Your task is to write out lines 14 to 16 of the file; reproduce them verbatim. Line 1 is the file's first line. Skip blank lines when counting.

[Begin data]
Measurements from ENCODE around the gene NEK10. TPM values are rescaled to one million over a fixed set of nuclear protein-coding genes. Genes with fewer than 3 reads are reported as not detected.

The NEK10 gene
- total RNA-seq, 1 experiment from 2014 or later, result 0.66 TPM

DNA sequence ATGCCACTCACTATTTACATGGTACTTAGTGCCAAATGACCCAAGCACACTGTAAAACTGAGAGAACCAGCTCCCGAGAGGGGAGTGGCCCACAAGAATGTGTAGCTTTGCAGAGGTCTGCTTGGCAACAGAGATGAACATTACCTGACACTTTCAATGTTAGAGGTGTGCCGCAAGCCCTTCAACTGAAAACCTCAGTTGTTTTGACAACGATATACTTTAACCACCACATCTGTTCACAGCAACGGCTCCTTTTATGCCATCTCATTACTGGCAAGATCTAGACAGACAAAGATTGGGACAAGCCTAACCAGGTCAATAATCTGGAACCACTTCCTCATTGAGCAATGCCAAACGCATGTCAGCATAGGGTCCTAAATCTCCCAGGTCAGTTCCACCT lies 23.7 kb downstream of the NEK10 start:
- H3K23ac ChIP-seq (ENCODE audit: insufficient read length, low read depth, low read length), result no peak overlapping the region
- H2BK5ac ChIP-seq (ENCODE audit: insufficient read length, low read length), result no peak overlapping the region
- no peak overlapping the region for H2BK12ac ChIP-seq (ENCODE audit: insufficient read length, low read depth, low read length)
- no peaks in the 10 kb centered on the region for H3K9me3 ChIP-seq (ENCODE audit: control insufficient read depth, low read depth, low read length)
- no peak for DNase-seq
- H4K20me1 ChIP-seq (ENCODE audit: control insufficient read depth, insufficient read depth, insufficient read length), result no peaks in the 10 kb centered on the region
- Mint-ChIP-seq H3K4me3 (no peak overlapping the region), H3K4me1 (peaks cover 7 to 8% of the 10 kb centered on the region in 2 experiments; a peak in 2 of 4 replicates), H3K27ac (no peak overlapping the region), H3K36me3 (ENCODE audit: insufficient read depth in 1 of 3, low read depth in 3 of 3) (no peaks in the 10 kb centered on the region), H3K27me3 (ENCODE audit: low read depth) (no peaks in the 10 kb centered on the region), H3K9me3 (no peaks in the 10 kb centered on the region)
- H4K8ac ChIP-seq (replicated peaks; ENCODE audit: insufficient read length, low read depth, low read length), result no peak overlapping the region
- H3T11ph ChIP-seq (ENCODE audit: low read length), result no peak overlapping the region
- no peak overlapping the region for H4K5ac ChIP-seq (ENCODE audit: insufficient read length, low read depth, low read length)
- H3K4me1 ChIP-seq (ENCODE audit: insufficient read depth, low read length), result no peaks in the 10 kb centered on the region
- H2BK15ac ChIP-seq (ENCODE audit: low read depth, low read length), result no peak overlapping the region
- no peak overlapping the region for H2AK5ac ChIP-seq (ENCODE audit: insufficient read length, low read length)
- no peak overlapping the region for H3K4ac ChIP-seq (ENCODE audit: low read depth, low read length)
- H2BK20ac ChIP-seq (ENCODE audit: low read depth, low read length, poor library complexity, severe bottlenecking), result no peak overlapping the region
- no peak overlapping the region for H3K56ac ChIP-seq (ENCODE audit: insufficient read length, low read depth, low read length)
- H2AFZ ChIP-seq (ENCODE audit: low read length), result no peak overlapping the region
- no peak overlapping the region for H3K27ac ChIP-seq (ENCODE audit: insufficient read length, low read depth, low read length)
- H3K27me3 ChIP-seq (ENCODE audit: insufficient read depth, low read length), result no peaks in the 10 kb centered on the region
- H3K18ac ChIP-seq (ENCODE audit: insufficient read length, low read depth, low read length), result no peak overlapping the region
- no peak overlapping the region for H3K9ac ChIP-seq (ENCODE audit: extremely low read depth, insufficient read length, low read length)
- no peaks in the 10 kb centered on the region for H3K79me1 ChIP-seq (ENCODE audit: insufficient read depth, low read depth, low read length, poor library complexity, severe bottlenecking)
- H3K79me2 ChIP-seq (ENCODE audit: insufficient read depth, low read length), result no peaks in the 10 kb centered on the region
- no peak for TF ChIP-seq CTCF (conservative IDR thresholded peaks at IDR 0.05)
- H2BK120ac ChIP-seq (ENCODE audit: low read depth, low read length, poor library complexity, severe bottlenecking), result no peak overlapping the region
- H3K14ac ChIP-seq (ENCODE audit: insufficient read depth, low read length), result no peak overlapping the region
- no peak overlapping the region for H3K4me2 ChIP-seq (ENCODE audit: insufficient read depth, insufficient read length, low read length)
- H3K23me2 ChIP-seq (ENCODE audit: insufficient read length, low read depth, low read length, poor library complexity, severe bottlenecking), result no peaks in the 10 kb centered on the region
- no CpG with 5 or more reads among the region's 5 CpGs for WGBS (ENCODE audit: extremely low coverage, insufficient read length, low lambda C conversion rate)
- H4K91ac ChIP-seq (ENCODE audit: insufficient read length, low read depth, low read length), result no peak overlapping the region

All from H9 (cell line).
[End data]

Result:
- no peak overlapping the region for H4K5ac ChIP-seq (ENCODE audit: insufficient read length, low read depth, low read length)
- H3K4me1 ChIP-seq (ENCODE audit: insufficient read depth, low read length), result no peaks in the 10 kb centered on the region
- H2BK15ac ChIP-seq (ENCODE audit: low read depth, low read length), result no peak overlapping the region